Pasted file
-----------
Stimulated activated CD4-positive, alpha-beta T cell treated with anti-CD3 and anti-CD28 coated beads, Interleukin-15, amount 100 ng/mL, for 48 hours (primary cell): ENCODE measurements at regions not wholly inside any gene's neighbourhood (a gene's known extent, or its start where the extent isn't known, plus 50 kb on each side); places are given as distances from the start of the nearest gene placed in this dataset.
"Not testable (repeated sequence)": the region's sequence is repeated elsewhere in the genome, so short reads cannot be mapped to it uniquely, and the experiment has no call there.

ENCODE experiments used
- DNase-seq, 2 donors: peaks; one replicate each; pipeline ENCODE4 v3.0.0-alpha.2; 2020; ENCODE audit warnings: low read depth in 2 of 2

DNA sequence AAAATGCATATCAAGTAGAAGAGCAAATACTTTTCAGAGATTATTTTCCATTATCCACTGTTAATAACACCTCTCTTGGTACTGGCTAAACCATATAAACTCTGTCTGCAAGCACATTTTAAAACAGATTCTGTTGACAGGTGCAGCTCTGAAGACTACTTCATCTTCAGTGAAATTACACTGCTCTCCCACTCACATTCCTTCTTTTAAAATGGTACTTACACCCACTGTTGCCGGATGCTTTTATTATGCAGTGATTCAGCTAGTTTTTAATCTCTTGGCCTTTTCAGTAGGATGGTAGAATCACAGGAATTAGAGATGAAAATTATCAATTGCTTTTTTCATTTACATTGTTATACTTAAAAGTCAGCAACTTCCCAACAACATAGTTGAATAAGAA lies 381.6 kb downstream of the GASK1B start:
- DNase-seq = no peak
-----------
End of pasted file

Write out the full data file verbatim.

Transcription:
Stimulated activated CD4-positive, alpha-beta T cell treated with anti-CD3 and anti-CD28 coated beads, Interleukin-15, amount 100 ng/mL, for 48 hours (primary cell): ENCODE measurements at regions not wholly inside any gene's neighbourhood (a gene's known extent, or its start where the extent isn't known, plus 50 kb on each side); places are given as distances from the start of the nearest gene placed in this dataset.
"Not testable (repeated sequence)": the region's sequence is repeated elsewhere in the genome, so short reads cannot be mapped to it uniquely, and the experiment has no call there.

ENCODE experiments used
- DNase-seq, 2 donors: peaks; one replicate each; pipeline ENCODE4 v3.0.0-alpha.2; 2020; ENCODE audit warnings: low read depth in 2 of 2

DNA sequence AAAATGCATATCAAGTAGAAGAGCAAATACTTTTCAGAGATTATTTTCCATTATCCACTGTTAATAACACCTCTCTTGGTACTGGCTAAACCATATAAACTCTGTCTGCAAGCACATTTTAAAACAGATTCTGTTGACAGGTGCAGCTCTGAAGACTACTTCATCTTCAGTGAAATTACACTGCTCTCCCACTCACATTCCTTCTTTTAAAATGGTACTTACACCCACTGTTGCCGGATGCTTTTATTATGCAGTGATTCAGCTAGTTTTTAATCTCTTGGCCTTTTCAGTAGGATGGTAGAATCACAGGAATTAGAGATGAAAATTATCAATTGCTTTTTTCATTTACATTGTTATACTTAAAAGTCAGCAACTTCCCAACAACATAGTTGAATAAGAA lies 381.6 kb downstream of the GASK1B start:
- DNase-seq = no peak